CEPR Co-Director and economist, Mark Weisbrot. "The attempts by
the rich
countries to reduce policy space for developing countries in manufacturing
are widely seen as ‘kicking away the ladder’ that rich countries
like the United States used when they were developing countries.

whole process of subordinating national policy to special commercial interests
– whether in agriculture, telecommunications, pharmaceuticals (one of
the most powerful interests and gainers in the WTO), or the
financial sector
– has gone way too far. Growth and development in most countries has been
hurt, and they are pushing back. In the United States, too, rising inequality
and now an economic downturn have provoked a backlash."

the negotiations, some developing nations promoted trade policies and
objectives at odds with the Doha Round’s objectives of opening developing
country markets, including commitments to food sovereignty and defending
policy space for alternative forms of economic development.

a written statement, Bolivian president Evo Morales said that, "The
WTO negotiations
have turned into a fight by developed countries to open markets in
developing countries to favor their big companies."

Kevin P. Gallagher and Timothy A. Wise, "Back to the Drawing
Board: No Basis
for Concluding the Doha Round of Negotiations." Research and Information
System for Developing Countries Issue Brief. No. 36, April 2008.
Sandra Polaski, "Winners and Losers: Impact of the Doha Round
on Developing
Countries." Carnegie Endowment for International Peace, March 2006.
Dan Beeton, 202-239-1460
Center for Economic and Policy Research is an independent,
think tank that was established to promote democratic
debate on the most
important economic and social issues that affect
people’s lives. CEPR’s
Advisory Board of Economists includes Nobel
Laureate economists Robert Solow
and Joseph Stiglitz; Richard
Freeman, Professor of Economics at Harvard
University; and Eileen
Appelbaum, Professor and Director of the Center for
Women and Work
at Rutgers University

– – – – – – –

of WTO Doha Negotiations: A Blow to the U.S. – EU Hegemony
Collapse Paves a New Way Forward for Developing Countries
The Oakland Institute 29 juli 2008

CA: The collapse of the Doha Round of global trade talks in Geneva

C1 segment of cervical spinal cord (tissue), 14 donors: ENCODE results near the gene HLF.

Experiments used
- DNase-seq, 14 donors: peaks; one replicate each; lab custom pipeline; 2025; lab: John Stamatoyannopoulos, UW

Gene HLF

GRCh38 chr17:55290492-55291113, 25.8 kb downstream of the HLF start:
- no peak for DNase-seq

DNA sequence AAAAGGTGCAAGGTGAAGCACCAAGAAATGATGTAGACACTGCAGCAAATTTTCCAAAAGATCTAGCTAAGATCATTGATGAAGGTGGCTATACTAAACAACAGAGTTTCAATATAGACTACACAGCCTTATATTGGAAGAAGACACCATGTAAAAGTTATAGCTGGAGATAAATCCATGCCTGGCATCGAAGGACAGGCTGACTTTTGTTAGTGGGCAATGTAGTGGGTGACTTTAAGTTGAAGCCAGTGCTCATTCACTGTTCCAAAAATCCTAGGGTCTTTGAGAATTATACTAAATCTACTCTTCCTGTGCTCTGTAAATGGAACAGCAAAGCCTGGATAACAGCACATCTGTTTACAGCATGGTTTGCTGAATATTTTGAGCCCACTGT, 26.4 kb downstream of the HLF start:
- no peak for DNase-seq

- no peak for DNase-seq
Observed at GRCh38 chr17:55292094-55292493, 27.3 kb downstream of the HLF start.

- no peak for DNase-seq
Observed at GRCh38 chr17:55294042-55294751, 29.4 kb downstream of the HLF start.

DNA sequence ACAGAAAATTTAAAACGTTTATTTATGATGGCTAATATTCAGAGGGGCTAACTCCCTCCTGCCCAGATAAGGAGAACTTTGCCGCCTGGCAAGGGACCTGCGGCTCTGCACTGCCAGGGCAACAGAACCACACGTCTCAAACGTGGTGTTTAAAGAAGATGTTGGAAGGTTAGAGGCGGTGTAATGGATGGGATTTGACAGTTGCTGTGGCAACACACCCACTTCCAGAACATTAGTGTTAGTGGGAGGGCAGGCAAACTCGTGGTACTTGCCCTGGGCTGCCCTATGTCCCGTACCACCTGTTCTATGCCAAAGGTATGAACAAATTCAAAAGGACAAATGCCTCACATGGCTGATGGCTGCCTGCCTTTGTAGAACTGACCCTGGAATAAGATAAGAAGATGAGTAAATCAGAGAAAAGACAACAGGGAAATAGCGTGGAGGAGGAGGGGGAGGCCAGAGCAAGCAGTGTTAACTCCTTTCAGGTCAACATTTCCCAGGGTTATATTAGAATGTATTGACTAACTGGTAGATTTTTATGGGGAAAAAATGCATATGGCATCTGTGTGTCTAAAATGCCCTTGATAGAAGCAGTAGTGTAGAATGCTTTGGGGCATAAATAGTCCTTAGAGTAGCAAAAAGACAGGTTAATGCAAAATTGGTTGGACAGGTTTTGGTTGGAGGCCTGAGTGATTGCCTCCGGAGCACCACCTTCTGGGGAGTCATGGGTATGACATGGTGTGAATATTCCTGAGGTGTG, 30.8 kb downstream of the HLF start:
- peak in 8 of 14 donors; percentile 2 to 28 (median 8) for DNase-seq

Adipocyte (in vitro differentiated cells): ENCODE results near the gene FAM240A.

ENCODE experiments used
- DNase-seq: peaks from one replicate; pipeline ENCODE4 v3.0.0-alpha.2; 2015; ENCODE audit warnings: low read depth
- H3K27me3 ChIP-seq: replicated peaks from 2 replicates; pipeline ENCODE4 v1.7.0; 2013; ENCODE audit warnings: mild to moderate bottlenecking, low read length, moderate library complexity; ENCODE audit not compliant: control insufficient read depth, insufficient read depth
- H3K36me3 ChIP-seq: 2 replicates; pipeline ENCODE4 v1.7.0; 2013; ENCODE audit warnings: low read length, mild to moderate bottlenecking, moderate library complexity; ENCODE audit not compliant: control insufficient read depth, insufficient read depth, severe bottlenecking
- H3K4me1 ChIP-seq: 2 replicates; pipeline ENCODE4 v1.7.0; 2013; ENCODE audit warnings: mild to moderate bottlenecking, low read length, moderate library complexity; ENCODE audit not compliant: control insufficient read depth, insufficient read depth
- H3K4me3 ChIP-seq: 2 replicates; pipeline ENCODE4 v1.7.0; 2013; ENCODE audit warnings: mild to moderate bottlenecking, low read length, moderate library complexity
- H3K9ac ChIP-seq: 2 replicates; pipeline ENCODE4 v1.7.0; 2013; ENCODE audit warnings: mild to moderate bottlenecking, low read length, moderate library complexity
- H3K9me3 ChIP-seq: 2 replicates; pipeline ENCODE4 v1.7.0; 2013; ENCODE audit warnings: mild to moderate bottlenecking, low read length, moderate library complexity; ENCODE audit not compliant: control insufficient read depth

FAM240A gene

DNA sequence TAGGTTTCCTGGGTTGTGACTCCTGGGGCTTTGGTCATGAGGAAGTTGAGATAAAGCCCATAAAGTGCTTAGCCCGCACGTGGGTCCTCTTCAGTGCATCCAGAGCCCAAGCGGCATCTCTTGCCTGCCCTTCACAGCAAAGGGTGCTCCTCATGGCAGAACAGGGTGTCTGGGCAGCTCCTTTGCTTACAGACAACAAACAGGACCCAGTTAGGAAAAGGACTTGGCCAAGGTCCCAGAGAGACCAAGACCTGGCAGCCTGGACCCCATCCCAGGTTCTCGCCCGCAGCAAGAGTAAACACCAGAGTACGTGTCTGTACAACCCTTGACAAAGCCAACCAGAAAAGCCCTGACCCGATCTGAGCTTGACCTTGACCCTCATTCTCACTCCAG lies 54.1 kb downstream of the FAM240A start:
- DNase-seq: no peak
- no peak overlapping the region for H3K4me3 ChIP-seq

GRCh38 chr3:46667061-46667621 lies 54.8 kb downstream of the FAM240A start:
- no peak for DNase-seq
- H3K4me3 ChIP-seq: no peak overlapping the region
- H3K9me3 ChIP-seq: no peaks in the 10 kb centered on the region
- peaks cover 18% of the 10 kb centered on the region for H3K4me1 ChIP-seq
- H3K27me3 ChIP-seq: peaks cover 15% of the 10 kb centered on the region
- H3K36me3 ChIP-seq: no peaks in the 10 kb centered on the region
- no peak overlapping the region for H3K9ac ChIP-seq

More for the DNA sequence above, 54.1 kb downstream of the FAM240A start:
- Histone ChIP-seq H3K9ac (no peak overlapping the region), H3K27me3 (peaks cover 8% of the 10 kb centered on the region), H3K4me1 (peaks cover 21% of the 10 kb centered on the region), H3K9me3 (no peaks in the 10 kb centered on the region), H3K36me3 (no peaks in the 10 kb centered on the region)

today marks a victory for small farmers and workers in developing
countries whose governments stood up to the pressure and arm
twisting tactics of the U.S. and the EU over the last week.

India and China are being singled out for the collapse of talks,
they were not alone in standing firm. The Special Products (SP)/Special
Safeguard Mechanism (SSM) issues in agriculture which took
center stage, were concerns of about 100 developing countries represented
by various groups (G33, Africa, ACP, LDCs, SVEs). More important,
the negotiations failed because the U.S. and the EU want to
continue their domination of international trade of agricultural commodities.
Their responsibility is evident in their extreme market access
demands, combined with a lack of commitment to real development
objectives in the so called "Development" round.

rich nations, along with the International Financial Institutions such
as the WTO, World Bank, and the International Monetary Fund, presented
the rapid conclusion of the Doha negotiations as a solution to
the current food price crisis. However, it is widely recognized that
opening of markets, removal of tariffs, and withdrawal of state intervention
in agriculture, has turned developing countries from net food
exporters to net food importers and burdened them with huge import
bills. This process which leaves the poor dependent on uncertain
and volatile global markets for their food supply, has wiped
out millions of livelihoods and placed nearly half the humanity at
the brink of hunger and starvation.

collapse of talks will surely be lamented upon as a missed opportunity
for the developing world, as it has been in the past. The truth
is that the so called "Development " Round marketed as a
way out
of hunger and poverty, would have further perpetuated an unfair and
inequitable international trade system in the name of creating multilateral
trade rules.

collapse, however, presents new opportunities for the way forward. It
has resuscitated democracy where pressure from civil society organizations,
social movements, trade unions, and farmers organizations
could challenge and withstand "poorwashing" PR efforts, corporate
interests, and even political pressure on heads of governments
from President Bush and Prime Minister Brown.

has opened the door for developing countries to regain ownership of